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      A preparative challenge in inorganic solid-state synthesis is to control the morphology of the arising products, for example, of vaterite microsponges (see picture). An important breakthrough in this area has now been achieved with the preparation of microcrystalline Möbius strips and rings from niobium selenide. The synthesis was achieved by a versatile combination of chemical transport reactions and templating techniques.

    5. Proline-Catalyzed Asymmetric α-Amination of Aldehydes and Ketones—An Astonishingly Simple Access to Optically Active α-Hydrazino Carbonyl Compounds (pages 975–978)

      Rudolf O. Duthaler

      Article first published online: 26 FEB 2003 | DOI: 10.1002/anie.200390283

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      Simple, direct, and highly enantioselective α-amination of carbonyl compounds 1 with azodicarboxylates 2 no longer requires prior enolization of the substrate. The “magic” small-organic-molecule catalyst for this reaction in dichloromethane at room temperature is once again L-proline (3).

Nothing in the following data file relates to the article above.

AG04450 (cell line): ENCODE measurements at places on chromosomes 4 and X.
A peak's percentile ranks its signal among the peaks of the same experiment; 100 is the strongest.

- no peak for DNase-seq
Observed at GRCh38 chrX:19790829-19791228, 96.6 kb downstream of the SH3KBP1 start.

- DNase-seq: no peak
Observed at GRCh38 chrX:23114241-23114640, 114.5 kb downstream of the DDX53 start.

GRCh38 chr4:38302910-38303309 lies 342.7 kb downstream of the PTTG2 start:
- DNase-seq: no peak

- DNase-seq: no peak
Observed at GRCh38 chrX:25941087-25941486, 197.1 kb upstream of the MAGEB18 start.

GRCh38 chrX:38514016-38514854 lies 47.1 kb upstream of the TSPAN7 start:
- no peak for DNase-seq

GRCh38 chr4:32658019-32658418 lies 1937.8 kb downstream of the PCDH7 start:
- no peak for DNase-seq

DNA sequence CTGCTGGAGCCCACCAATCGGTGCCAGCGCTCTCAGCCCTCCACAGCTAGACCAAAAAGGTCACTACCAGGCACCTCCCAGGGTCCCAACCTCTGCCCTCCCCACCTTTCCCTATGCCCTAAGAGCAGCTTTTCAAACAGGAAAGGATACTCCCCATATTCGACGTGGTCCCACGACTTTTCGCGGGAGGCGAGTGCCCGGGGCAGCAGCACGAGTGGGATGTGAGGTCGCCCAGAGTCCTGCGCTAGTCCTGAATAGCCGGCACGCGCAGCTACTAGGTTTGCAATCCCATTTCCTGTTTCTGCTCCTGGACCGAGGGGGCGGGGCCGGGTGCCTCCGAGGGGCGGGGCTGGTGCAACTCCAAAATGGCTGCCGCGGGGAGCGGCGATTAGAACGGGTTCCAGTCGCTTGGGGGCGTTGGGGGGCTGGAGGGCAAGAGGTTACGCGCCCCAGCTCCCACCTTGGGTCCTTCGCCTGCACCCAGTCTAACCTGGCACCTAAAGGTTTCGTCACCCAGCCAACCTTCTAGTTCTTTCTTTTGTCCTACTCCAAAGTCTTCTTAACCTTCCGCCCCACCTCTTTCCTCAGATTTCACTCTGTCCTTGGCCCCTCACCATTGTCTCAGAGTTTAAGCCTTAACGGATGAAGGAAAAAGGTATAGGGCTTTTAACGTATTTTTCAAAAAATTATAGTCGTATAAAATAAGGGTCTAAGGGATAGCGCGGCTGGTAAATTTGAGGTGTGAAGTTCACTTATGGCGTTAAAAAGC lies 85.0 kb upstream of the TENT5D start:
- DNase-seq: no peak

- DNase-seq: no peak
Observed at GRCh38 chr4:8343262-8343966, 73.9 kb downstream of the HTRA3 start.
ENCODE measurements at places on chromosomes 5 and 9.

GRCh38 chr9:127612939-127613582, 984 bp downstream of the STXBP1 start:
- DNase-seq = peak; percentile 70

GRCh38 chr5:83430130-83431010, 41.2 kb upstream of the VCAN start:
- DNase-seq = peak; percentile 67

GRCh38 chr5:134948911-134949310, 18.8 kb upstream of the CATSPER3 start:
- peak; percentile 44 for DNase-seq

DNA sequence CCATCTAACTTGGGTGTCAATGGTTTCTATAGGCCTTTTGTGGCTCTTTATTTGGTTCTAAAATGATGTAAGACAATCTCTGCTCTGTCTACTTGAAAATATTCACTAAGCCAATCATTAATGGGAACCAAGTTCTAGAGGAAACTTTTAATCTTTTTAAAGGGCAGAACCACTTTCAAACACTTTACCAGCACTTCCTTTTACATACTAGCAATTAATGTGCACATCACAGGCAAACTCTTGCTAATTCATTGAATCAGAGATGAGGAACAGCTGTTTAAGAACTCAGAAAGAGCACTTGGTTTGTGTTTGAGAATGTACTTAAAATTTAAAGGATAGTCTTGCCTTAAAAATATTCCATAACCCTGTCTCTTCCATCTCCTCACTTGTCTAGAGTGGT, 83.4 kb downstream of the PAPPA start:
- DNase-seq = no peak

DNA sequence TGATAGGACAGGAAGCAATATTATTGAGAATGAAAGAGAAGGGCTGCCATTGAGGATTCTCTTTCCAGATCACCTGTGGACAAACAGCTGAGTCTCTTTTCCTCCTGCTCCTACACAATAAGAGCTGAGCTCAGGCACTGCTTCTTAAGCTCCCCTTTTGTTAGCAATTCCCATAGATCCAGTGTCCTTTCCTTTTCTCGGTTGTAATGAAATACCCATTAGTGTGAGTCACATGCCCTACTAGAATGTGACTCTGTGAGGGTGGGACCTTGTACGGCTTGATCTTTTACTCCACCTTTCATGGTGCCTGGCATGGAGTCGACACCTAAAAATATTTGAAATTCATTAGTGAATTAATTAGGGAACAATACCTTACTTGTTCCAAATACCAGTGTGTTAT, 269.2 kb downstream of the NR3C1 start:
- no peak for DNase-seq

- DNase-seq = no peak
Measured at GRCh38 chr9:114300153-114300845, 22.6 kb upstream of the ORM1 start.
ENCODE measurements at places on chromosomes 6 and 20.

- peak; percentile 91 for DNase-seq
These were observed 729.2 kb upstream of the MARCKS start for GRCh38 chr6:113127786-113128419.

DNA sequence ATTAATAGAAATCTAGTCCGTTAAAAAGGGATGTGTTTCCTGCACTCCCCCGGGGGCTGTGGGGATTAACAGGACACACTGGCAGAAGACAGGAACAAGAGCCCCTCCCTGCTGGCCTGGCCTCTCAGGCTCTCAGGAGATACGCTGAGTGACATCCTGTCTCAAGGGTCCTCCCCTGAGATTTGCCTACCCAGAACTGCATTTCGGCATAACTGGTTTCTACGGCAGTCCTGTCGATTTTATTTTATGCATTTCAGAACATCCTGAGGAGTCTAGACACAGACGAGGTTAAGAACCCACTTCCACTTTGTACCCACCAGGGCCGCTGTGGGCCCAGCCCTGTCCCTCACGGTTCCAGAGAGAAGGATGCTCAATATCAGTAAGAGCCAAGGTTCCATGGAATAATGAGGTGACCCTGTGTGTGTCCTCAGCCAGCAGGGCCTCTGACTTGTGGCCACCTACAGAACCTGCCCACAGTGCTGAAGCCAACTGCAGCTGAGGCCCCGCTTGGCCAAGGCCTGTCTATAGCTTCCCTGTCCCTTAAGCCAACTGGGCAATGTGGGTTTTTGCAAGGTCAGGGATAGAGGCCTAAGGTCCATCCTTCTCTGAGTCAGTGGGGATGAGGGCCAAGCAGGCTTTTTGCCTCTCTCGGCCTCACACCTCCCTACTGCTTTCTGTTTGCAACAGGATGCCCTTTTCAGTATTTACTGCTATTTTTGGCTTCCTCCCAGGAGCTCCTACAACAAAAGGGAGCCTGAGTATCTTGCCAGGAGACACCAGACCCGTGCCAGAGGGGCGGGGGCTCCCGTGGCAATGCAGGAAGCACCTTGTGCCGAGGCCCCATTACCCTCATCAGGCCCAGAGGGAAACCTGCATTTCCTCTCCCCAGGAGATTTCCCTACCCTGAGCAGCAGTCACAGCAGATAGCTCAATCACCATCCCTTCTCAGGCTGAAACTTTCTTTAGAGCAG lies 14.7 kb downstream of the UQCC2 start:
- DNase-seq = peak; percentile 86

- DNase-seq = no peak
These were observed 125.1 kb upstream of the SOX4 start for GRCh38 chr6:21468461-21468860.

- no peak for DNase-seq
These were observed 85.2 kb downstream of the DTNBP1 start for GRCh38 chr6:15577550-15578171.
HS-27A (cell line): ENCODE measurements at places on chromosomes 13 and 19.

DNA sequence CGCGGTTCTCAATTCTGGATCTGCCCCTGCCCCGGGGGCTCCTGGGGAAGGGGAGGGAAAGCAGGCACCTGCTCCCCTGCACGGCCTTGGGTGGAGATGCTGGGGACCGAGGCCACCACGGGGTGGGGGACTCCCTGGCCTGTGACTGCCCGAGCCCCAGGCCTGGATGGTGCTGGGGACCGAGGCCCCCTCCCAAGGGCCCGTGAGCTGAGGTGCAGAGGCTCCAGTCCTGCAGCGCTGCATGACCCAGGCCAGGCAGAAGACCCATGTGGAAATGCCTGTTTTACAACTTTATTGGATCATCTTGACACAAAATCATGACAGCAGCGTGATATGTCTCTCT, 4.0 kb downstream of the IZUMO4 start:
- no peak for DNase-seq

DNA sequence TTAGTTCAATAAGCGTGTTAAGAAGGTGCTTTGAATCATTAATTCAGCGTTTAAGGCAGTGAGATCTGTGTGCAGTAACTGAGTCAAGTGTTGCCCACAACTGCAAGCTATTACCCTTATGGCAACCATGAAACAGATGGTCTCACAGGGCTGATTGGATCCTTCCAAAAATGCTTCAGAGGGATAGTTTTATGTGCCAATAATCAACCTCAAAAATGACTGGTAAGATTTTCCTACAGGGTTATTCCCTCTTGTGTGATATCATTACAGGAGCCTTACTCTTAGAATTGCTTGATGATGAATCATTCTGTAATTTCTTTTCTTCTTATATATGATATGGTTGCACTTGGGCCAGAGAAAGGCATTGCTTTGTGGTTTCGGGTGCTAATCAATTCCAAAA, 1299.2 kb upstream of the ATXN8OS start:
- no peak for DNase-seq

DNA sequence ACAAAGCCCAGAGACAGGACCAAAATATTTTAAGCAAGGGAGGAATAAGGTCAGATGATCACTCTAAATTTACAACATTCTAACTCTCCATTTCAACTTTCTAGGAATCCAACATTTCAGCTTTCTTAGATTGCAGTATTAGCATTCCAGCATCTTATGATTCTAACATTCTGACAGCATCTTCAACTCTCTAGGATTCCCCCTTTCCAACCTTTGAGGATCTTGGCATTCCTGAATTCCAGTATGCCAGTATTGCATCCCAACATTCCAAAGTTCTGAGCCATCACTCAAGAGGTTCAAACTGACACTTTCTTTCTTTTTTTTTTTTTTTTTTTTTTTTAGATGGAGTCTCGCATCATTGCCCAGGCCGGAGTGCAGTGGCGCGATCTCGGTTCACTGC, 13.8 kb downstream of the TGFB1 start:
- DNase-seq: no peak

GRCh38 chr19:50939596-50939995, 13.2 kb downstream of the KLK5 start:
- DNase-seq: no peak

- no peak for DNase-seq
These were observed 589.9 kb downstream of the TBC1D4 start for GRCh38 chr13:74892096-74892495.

6. Organic Templates for the Generation of Inorganic Materials (pages 980–999)

      Kjeld J. C. van Bommel, Arianna Friggeri and Seiji Shinkai

      Article first published online: 26 FEB 2003 | DOI: 10.1002/anie.200390284

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      Shapely structured inorganic materials of diverse morphologies and compositions are nowadays obtainable through the transcription of organic templates (see picture). This review gives an overview of the various kinds of templates, precursors, and methods that have been employed for this purpose, as well as the diversity of inorganic materials that have been obtained.